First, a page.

The madness seizes the children, even the very young ones. Beside a fountain, a mother, drunk with pride, hugs a child who has just mutilated himself. Another woman comes running, shouting, ‘He has gouged out an eye. In a few minutes he will put out the other.’ The parents watch it with delight (quoted in Canetti, 154).

Canetti says of this female-authored passage, “It would be hard to find anything more compelling or more frightening” (153). And at least three times Titaÿna emphasizes the madness of the crowd she witnesses—“500,000 [Muslims], seized with madness … infecting them with their own madness …there is not one man who retains the balance of his mind” (Canetti, 153).

Meanwhile, in Moore’s text, he leverages the typically black-humored John Constantine to describe the sublime horror of the invunche (which we’ve seen already, as a half-naked figure with its head twisted around backward):

CONSTANTINE: A few months ago, [an invunche] threw a girlfriend of mine out of a window.

SWAMP THING: I am sorry. I did not mean to intrude.

CONSTANTINE: No, no. That’s all right. It’s okay. I can talk about it. See, to make an invunche, they take a baby about six months old, and … and then they disjoint the arms, a-and the legs, and then hands, and, and then they … they … Look, I’m sorry. I’ll tell you some other time, okay? (100).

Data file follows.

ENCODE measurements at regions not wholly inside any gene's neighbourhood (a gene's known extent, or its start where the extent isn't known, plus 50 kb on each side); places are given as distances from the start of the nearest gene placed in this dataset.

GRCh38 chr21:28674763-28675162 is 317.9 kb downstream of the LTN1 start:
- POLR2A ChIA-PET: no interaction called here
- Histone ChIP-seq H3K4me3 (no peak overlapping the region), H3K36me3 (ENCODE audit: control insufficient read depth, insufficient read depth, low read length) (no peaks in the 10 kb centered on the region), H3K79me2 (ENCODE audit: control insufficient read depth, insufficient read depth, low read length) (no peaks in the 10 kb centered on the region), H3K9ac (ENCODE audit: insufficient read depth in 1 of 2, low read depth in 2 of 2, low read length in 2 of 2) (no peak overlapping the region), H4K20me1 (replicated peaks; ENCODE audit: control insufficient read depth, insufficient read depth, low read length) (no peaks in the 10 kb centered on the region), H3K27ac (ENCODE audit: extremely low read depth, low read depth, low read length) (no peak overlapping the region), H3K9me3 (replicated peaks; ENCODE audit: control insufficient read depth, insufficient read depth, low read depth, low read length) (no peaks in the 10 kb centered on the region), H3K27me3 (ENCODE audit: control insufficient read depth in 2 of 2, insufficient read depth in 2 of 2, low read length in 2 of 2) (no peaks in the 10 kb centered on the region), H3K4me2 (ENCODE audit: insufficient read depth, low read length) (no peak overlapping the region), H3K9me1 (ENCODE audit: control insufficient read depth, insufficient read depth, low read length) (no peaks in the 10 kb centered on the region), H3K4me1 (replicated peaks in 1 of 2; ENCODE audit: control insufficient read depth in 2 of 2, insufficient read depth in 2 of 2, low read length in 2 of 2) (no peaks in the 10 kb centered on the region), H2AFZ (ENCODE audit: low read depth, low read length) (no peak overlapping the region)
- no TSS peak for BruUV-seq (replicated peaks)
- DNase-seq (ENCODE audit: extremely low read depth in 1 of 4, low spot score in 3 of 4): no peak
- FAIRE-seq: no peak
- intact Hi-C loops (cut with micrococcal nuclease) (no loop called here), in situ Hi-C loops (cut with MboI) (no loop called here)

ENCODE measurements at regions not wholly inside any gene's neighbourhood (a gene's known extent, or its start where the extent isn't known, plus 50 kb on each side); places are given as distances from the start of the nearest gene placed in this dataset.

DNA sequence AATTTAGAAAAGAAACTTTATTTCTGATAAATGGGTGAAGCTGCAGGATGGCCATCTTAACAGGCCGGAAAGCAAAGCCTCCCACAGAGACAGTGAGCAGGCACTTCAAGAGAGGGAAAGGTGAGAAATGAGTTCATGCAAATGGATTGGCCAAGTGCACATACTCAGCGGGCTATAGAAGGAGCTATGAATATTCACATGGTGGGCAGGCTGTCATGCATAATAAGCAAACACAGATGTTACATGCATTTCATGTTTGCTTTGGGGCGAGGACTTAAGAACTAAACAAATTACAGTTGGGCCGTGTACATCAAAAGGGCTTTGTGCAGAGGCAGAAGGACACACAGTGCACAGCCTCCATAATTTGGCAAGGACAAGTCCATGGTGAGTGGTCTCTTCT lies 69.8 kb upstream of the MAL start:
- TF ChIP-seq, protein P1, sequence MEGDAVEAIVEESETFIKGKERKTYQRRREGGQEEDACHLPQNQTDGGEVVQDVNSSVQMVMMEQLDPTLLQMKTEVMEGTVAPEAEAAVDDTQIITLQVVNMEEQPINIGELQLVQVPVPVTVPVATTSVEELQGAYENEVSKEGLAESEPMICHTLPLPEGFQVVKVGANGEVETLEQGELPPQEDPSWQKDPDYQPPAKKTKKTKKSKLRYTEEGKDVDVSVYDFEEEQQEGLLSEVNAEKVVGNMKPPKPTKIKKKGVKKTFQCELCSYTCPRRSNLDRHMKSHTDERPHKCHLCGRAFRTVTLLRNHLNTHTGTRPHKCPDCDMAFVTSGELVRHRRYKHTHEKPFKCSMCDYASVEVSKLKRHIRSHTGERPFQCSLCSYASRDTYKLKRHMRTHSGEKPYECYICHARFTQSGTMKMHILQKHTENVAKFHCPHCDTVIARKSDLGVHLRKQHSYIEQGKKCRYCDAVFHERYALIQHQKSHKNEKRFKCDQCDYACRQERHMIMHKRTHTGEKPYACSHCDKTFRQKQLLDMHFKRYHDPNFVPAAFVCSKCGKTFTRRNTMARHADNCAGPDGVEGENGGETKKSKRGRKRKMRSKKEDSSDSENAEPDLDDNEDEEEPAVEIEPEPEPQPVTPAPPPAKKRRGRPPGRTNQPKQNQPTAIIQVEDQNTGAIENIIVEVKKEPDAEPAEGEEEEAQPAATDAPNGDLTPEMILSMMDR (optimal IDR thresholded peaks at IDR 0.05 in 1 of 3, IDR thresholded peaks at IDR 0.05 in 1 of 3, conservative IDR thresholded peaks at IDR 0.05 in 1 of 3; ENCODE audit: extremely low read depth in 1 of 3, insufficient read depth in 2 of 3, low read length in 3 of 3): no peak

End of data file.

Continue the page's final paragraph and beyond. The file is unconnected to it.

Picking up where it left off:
Smart writing that this offers—utilizing the sarcastic character having a moment of paralyzing emotion to underscore the sense of horror, set in contrast to the fact that girlfriends thrown out of windows remain within the domain of the discussable and the okay even as the creation of an invunche goes far beyond that—this nonetheless relies entirely on making a sublime horror out of the Other, and the fact that Moore does so on the basis of a written authority (Chatwin’s) makes this text book orientalism (pun intended).

I actually remain immune to this gesture—I disappreciate greatly right-bastards who suddenly reveal some secret grief or capacity for compassion hitherto invisible. In particular, I find this an extremely Occidental masculinist trope, and the rigorously applied female compassion for such “troubled lads” therefore falls right into a patriarchy-enabling scheme that seems quite essential to keeping the whole mess (of patriarchy) rolling. This point came to the fore when Phoebe, in “The Curse,” found herself not only incapable of even scratching her asshole husband but, in her penultimate dying breath, had to express relief that she’d barely even displaced a hair on his head.